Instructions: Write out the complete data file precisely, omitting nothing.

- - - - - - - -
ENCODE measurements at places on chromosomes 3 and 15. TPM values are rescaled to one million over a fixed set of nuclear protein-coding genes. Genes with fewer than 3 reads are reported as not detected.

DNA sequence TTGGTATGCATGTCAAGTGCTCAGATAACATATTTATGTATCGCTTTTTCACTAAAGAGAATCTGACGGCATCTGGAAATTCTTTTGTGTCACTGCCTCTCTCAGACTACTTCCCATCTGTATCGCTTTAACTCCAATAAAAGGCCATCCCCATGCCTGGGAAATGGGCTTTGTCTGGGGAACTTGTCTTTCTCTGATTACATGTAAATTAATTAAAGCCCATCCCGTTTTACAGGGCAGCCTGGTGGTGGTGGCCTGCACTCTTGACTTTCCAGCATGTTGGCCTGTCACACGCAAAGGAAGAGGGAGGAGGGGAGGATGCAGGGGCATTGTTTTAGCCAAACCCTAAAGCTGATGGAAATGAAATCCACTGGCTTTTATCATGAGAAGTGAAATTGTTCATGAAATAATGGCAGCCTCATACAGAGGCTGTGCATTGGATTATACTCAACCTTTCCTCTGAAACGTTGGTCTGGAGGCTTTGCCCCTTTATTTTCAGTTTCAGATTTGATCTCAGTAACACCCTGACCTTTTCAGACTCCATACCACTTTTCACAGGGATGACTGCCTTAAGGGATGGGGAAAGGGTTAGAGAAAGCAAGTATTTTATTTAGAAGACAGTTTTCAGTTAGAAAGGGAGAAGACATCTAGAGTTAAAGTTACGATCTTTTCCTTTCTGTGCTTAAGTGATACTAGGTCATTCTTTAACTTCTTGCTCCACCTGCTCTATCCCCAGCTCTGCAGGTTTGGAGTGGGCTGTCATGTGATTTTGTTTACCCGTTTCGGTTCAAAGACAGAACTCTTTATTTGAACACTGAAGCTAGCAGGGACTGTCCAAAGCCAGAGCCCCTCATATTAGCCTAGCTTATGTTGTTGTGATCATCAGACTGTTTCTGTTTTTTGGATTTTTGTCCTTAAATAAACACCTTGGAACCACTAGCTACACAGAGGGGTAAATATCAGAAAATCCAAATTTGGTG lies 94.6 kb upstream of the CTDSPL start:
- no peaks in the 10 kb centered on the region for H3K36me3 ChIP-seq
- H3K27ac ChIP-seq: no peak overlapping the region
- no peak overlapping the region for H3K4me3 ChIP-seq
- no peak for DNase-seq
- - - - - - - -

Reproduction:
ENCODE measurements at places on chromosomes 3 and 15. TPM values are rescaled to one million over a fixed set of nuclear protein-coding genes. Genes with fewer than 3 reads are reported as not detected.

DNA sequence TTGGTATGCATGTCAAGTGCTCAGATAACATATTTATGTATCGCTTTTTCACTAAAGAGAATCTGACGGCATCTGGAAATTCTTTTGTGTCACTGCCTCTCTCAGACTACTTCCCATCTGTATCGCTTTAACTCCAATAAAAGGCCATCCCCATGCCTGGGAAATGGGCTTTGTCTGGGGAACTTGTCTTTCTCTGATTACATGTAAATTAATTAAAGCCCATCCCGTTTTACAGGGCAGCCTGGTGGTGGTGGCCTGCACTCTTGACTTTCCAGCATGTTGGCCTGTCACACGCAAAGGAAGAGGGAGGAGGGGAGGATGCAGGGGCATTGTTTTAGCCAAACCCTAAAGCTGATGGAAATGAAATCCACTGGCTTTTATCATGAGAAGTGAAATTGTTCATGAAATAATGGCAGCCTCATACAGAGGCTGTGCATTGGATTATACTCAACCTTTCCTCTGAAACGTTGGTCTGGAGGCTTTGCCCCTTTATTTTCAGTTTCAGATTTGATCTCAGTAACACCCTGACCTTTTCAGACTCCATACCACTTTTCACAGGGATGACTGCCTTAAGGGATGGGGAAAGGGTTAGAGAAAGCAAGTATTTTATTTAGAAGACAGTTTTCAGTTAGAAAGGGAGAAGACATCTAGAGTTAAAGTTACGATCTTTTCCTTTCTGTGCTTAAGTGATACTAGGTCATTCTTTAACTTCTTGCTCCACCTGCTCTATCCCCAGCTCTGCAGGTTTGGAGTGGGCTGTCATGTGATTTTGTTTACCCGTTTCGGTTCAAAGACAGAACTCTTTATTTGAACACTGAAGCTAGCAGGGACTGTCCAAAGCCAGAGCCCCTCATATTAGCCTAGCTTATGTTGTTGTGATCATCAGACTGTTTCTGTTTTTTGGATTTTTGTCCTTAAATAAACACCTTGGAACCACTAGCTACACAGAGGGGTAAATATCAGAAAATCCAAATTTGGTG lies 94.6 kb upstream of the CTDSPL start:
- no peaks in the 10 kb centered on the region for H3K36me3 ChIP-seq
- H3K27ac ChIP-seq: no peak overlapping the region
- no peak overlapping the region for H3K4me3 ChIP-seq
- no peak for DNase-seq